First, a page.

Whether they are pursuing a nuclear weapons program or not, it’s impossible to make a case that Iran poses any direct threat to the U.S.  But. America’s role as defender of Israel’s occupation of Palestinian makes Iran a target of U.S. aggression.  In other words, we are Israel’s big bully brother and it’s become a foregone conclusion that the U.S. will stand side-by-side with Israel against any country Israel feels threatened by.  This is a touchy situation for the U.S. because Israel, with it’s take-over of “The Holy Land” and perpetual antagonism toward its historical residents as well as the surrounding nations, has the unique distinction of being capable of uniting the entire Arab world.  The only force that prevents that is the U.S. which, though its support of numerous corrupt dictators in the area, keeps the Arab countries at perpetually odds with each other.

In fact, the U.S. has a long history of aiding and abetting the subjugation of the Iranian people under despotic rulers, so the fact that they seem less than friendly toward American overtures is not exactly surprising even aside from our recent attempts to destroy their economy and destabilize their current government.

In any case the sanctions, while hurting the people of Iran, don’t seem to be having much impact on Iran’s nuclear policies or their willingness to kowtow to the U.S. government.

“The people may be suffering in Iran,” one senior official involved in Iran strategy said last week, “but the supreme leader isn’t, and he’s the only one who counts.”

And that Supreme Leader just blew off the U.S. offer for one-to-one talks.  I suspect the question the Ayatollah Ali Khamenei keeps asking himself is why the U.S. is so consumed by the Iranian nuclear program while showing no such interest in Israel’s secret development of nuclear weapons.

Afternoon links

  • Greenwald dissects the Obama administration’s latest rationalization for its power to act as judge, jury, and executioner of any American citizen it deems to maybe possibly pose an imminent threat to some U.S. interest somewhere, sometime, with absolutely no oversight or checks and balances by the other two branches of government (which probably suits those other two branches just fine). also weighs in.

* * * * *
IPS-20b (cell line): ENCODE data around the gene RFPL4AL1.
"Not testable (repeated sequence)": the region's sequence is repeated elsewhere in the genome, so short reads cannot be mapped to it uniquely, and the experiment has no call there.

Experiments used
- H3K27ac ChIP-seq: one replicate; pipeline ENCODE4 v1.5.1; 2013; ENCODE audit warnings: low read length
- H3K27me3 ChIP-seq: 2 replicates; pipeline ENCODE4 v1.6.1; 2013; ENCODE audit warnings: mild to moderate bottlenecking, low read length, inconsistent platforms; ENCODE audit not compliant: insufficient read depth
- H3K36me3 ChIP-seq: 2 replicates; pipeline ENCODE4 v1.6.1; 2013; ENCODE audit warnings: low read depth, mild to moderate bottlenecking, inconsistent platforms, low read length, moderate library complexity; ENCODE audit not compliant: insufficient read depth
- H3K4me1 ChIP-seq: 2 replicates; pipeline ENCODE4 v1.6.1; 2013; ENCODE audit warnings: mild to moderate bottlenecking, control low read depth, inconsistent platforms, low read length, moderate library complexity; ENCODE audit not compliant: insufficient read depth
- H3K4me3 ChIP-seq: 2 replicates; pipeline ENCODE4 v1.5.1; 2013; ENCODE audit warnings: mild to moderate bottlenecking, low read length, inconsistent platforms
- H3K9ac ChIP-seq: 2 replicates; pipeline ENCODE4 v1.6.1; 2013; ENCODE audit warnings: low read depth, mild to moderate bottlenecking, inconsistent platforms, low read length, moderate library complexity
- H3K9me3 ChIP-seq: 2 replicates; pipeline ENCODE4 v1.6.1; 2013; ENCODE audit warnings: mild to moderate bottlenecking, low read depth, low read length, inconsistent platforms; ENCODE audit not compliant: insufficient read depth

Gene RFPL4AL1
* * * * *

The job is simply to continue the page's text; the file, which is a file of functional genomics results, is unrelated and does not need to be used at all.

• Argentina still thinks they’re going to get the Falkland Islands back.  I think they’re right.  I expect it to happen about the same time as Israel reverts back to Palestine.  Both cases represent instabilities maintained by force of arms that will eventually be unsustainable.

Ron Paul says Mali may be the next target for U.S. military

We’ve been helping the French, first with cargo transport, then refueling war planes, and soon we’ll have a drone base in the area.  But, as RT quotes Paul

France “doesn’t have the military resources to sustain its fight against Mali’s jihadists without help from the US military. For now, that amounts to the use of giant transport planes to ferry French troops into Mali, and planes to refuel French combat aircrafts that are pummeling the militants’ positions,” writes USA Today columnist DeWayne Wickham. “But that might now be enough. As recent events have shown, Northern Africa has become an expanding battleground for jihadist groups with links to al-Qaeda.”

Actually, France has a long history of military incapability that ultimately draws on other western powers for rescue.

The whole video is here:

States are rejecting federal controls over health care, gun control, light bulbs, and marijuana

Came across an interesting opinion piece about nullification in the Augusta Chronicle.  It carries the subtitle, “More citizens ignoring federal law — much like the federal government“.

Washington may have no one but itself to blame for the rise of the nullification movement – particularly the Obama administration, which has set the standard for ignoring the law.

Definitely not a flattering commentary on the federal government. going on to point out how Obama is increasingly leaning on the power of executive orders to bypass Congress and game the system around election time.  Meanwhile, democrats continue their ardent support for Obama’s strategies because, as everyone knows, “it’s okay when our guy does it“.

Obama on gun control

“…if there is a step we can take that will save even one child from what happened in Newtown, we should take that step…”

–Barack Obama, Jan. 14, 2013–.

Whenever someone claims that “saving even one child” justifies some legislation, you can be certain that you are about to become less free.  And, because this happens so frequently,  the child that is supposedly being saved, is going to grow up in a world much different from the one you enjoyed as a child.

Claims like this are intentionally designed to elicit an emotional reaction that trumps rational deliberation.   Not only does it work, but the public never seems to tire of it or see through the manipulation, which is why it is almost always used to justify bad legislation.  It’s has the effect of making people instantly stupid.

According to the Bureau for Investigative Journalism, U.S. drone attacks have killed at least 204 children in Pakistan, Yemen, and Somalia over the last seven years.